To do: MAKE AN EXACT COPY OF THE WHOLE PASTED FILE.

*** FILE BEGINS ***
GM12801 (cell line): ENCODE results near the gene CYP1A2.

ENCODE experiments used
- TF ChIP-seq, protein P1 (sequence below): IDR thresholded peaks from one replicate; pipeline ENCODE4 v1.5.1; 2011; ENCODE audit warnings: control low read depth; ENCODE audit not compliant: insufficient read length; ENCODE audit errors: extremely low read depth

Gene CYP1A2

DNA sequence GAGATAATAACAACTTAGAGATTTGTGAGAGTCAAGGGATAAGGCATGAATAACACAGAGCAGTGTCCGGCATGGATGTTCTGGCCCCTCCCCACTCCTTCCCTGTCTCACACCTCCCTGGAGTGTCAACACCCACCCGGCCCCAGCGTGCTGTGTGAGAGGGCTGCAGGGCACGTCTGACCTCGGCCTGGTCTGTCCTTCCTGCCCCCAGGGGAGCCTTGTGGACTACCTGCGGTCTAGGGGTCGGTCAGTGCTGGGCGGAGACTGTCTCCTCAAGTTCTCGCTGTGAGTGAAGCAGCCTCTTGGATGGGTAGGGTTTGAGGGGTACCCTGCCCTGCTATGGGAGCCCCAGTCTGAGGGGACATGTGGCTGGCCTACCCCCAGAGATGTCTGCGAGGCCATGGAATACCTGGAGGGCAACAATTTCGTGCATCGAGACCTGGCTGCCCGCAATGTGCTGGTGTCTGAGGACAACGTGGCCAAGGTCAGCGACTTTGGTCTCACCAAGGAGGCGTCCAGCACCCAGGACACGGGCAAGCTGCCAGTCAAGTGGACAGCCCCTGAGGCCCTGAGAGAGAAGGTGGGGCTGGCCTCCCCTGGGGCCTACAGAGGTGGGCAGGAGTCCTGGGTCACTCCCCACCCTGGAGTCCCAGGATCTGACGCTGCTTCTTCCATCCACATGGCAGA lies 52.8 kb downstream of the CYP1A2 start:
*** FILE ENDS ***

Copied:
GM12801 (cell line): ENCODE results near the gene CYP1A2.

ENCODE experiments used
- TF ChIP-seq, protein P1 (sequence below): IDR thresholded peaks from one replicate; pipeline ENCODE4 v1.5.1; 2011; ENCODE audit warnings: control low read depth; ENCODE audit not compliant: insufficient read length; ENCODE audit errors: extremely low read depth

Gene CYP1A2

DNA sequence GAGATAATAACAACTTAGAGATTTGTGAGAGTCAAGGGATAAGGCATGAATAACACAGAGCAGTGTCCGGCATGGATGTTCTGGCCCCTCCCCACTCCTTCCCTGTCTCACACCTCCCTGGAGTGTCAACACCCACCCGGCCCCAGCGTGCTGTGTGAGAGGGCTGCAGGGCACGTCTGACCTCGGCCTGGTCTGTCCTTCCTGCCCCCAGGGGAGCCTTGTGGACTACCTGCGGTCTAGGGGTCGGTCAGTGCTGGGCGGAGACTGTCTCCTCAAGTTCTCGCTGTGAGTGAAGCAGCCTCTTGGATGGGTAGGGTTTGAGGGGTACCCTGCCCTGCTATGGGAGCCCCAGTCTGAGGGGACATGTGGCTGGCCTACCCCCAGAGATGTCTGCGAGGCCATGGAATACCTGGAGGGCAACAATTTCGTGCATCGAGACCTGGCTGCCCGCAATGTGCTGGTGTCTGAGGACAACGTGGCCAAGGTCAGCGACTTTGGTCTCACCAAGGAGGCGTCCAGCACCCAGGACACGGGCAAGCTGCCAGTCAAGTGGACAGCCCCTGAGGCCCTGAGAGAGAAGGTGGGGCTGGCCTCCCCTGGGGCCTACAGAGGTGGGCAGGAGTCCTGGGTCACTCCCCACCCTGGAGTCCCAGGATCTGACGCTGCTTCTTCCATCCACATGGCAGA lies 52.8 kb downstream of the CYP1A2 start: